Archives: Discrimination

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U.S. Supreme Court Relaxes Procedural Path for Title VII Litigants, Ruling EEOC Charge-Filing Process Not Jurisdictional

On January 23, 2019, we reported that the Supreme Court had agreed to review a decision from the Fifth Circuit Court of Appeals, Ft. Bend County v. Davis, which would answer conclusively whether the pre-filing administrative exhaustion requirement is jurisdictional (meaning that failure to fully exhaust administrative remedies would bar litigation) or non-jurisdictional and thus … Continue Reading

“Proselytise” (vb): (1) to advocate, persuade, cause to adopt; (2) to take material risks with your continued employment (UK)

Here is another case about how far doing your God’s bidding in the workplace protects you from disciplinary action by your employer or, put more prosaically, about the relationship between the unfair dismissal regime and your rights to freedom of religion under Article 9 of the European Convention on Human Rights.… Continue Reading

Title VII And LGBT Discrimination: The Path To The High Court (US)

Expanding on her previous post on the subject, on May 1, 2019, Law360 published the following expert analysis authored by Squire Patton Boggs labor and employment attorney Melissa Legault. After 11 private conferences during which the U.S. Supreme Court justices debated whether to hear the cases, the Supreme Court granted certiorari[1] in three cases involving the extent of protection — if … Continue Reading

New York City and California Take Aim at Hairstyle-Based Discrimination (US)

Both New York City and California have recently taken steps to ban hairstyle-based discrimination.  On Monday, April 22, 2019, the California State Senate passed the CROWN Act (Create a Respectful and Open Workplace for Natural Hair), which seeks to amend California’s anti-discrimination statute, the California Fair Housing and Employment Act (“FEHA”).   The CROWN Act, if … Continue Reading

US Supreme Court Agrees to Decide Whether Title VII Prohibits LGBT Discrimination

After considering the petitions at eleven separate private conferences, on April 22, 2019, the U.S. Supreme Court granted certiorari in three cases involving the extent of protection provided by Title VII of the Civil Rights Act of 1964 – if any – against employment-based discrimination on the basis of sexual orientation and gender identity.  As we … Continue Reading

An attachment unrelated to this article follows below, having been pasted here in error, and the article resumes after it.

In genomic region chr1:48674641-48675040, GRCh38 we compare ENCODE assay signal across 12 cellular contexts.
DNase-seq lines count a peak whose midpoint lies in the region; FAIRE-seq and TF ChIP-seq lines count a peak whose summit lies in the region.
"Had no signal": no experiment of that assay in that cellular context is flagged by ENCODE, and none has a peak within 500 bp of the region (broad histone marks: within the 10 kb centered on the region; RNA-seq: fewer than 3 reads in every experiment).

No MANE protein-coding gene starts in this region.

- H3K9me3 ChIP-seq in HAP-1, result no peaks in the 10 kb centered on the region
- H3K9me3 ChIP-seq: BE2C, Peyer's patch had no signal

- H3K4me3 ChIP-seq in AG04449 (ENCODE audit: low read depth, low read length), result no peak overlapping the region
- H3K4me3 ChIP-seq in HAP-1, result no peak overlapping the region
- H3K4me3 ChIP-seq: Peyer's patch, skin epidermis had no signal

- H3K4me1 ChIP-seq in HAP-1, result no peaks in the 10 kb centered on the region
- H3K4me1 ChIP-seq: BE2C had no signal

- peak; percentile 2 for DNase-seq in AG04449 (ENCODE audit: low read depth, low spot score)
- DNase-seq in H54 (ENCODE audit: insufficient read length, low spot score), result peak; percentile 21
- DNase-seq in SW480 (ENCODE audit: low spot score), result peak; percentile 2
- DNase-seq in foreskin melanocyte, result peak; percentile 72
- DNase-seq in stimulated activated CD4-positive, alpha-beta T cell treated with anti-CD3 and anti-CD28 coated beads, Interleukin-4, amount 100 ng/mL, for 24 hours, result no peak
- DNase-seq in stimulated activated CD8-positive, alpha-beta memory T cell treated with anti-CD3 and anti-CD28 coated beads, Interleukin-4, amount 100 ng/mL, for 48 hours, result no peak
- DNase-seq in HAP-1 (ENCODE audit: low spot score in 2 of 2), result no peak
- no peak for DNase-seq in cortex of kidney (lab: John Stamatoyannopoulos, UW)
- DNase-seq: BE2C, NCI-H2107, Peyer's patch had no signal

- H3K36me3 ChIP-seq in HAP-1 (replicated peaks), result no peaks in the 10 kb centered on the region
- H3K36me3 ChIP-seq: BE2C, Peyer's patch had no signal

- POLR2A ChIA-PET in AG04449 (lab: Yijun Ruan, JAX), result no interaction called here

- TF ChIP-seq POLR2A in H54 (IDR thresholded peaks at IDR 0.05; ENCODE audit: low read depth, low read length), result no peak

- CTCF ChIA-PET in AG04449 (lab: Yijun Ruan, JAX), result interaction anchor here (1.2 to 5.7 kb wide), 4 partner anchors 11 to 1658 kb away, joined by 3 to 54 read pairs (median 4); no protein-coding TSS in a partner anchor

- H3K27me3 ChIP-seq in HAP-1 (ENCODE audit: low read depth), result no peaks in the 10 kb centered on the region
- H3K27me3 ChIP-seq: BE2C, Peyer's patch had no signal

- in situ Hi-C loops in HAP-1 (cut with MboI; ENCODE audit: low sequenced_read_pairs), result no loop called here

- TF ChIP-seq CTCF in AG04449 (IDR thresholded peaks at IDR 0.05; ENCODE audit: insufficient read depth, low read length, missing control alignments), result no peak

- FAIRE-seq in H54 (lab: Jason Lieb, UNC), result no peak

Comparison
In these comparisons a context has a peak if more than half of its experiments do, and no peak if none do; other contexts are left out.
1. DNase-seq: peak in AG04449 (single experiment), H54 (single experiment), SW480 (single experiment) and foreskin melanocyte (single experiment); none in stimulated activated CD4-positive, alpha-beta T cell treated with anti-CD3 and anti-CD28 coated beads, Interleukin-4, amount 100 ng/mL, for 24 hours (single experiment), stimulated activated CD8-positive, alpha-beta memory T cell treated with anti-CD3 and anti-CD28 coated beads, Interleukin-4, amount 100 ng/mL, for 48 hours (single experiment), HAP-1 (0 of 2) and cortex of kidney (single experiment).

Does Obesity Qualify as a Disability Under the ADA? – It Depends on Who You Ask (US)

According to the most recent data from the Center for Disease Control, more than one-third of American adults are obese.  A person is considered obese when their weight is higher than what is considered as a healthy weight for a given height.  With obesity impacting such a large portion of the American public, employers are … Continue Reading

Can An Employer’s Disclosure Of An Employee’s Lawsuit In A Required SEC Disclosure Constitute Prohibited Retaliation? (US)

If you’re a fan of unusual employment law cases, the saga between SigmaTron International, Inc. and its former employee, Maria Gracia, has been the gift that keeps on giving for the past eight years.  Four years after filing her first lawsuit against SigmaTron (in which she eventually won over $300,000), Ms. Gracia sued her former … Continue Reading

State Law Round-Up: Minimum Wage Hikes (IL, NJ, CA, NM); Michigan Paid Sick Leave; New York Employee Rights, New Jersey Leave and Benefits Expansion (US)

Minimum Wage Updates On January 17, 2019, New Jersey’s governor and state legislators agreed to a deal that will raise the state’s minimum wage to $15.00 by 2024. The current minimum wage in New Jersey is $8.85 an hour.  Under the new law, the state’s minimum wage will increase to $10.00 an hour on July … Continue Reading

Two Recent Decisions Highlight Procedural Pitfalls in Employment Litigation (US)

Would-be plaintiffs in two employment decisions – one from the Fifth Circuit, one from the Ninth Circuit – were recently reminded that, no matter how solid the facts of their case, they can still lose on a technicality. The first case, Lee v. Venetian Casino Resort, LLC, considered whether a plaintiff’s Title VII claim was … Continue Reading

NLRB Issues Important Decision Narrowing What Constitutes “Protected Concerted Activity” (US)

Majority Rules That Skycap’s Complaint About Bad Tipping Was Not Protected Concerted Activity The National Labor Relations Board (“NLRB” or “Board”) kicked off 2019 with an important decision that significantly narrowed the standard for when an individual employee’s conduct will be found to be “protected concerted activity” under the National Labor Relations Act (“NLRA” or … Continue Reading